Fashion forward: SamCam ditches conservative trouser suits for striking skirt as she promotes British designers
Samantha Cameron often lights up the front row at London Fashion Week – despite her tendency to wear dark trouser suits.
But when hosting a reception for the world's top designers, models and other fashion executives at Downing Street last night, she obviously realised she needed to up her game.
So the first lady of fashion picked a bright pink and blue Roksanda Ilincic outfit to ensure she really stood out from the crowd.
Best of British: Samantha Cameron poses with, from left, Caroline Rush, Chief Executive of the British Fashion Council, designer Mary Katrantzou, designer Roksanda Ilincic, designer Sir Paul Smith, Ambassador for the British Fashion Council Samantha Cameron, Natalie Massanet of Net-a-Porter, designer Anya Hindmarch and Danielle Crook of Vodafone
Another first lady: The fashionable women posed in front of a pictute of Margaret Thatcher, who was also famous for wearing bright colours
The bright pink top was nipped in at the waist with a simple silver belt, showing off SamCam's enviably thin waist. The floor-length skirt contained striking pink and turquoise panels.
The outfit's designer, Ilincic, wore a simpler purple number – but with a ruffled hemline similar to the one of the Victoria by Victoria Beckham dress worn by Natalie Massanet of Net-a-Porter.
Samantha Cameron – who was also joined by Anna Wintour, Sir Philip Green and Sir Paul Smith – used the evening to call on homegrown designers to manufacture clothes in Britain.
She clearly takes her role as ambassador to
the British Fashion Council very seriously and said that as the eyes of the world are on
Britain in 2012, there is 'momentous' opportunity to enhance the 21
The Prime Minister's wife also said that British fashion is 'part of the future of our economy' at a reception to mark the end of London Fashion Week.
Fashion royalty: Anna Wintour (left) and Topshop's Sir Philip Green with his socialite daughter, Chloe, wearing Mary Katrantzou at Topshop
She added: 'This last week has shown
us that British fashion is no longer just about strong creativity, it's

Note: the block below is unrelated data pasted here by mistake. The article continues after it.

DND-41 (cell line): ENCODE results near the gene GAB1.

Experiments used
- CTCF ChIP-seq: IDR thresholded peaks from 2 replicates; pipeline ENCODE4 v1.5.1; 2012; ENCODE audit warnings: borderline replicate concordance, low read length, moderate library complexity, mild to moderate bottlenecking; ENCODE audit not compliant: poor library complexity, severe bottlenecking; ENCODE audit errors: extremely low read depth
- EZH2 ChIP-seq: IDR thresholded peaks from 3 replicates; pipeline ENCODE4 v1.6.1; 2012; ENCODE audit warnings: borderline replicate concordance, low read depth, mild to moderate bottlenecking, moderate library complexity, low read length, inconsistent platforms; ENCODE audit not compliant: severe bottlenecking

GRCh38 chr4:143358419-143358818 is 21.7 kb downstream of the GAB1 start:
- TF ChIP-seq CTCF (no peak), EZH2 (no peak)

about strong business too.
fashion is about innovation and daring to be different, all of which we
are proud to show to the world during London Fashion Week.
unique qualities also make British fashion a great industry, an
industry that contributes twice as much to our GDP as the car industry,
an industry that makes nearly 21 billion a year for our country.'
From left: Laura Bailey, Poppy Delevigne and Maria Grachvogel at Downing Street last night
Highlighting the importance of The UK fashion industry, Samantha Cameron posed with some high flyers and rising stars including Topshop darling Mary Katrantzou, Roksanda Ilincic who designed her outfit, Sir Paul Smith, Natalie Massanet of Net-a-Porter, and Anya Hindmarch.
She added: 'Fashion is part of the future of our economy and this Olympic year when the eyes of the world are on Britain as never before. There is a momentous opportunity to take the commercialisation of the British Fashion Industry to a whole new level.
'If we are really serious about making British fashion everything it can be, we need to make 2012 the year that we focus on the next generation of production talent, every bit as much as we focus already on harnessing fantastic design talent, so increasingly we don't just design it in Britain, we make it in Britain too.'
SamCam style: The first lady of fashion looking more conservative at the Alexander McQueen (left) and Christopher Kane shows
The UK manufacturing sector has dwindled in the last three decades, as British industries – including textiles, electronics, toys and cars – have all moved their manufacturing bases outside of the UK to improve production costs.
But with Stella McCartney and Alexander McQueen returning to their home town this fashion week after years of shows abroad, now really is the time to celebrate British fashion.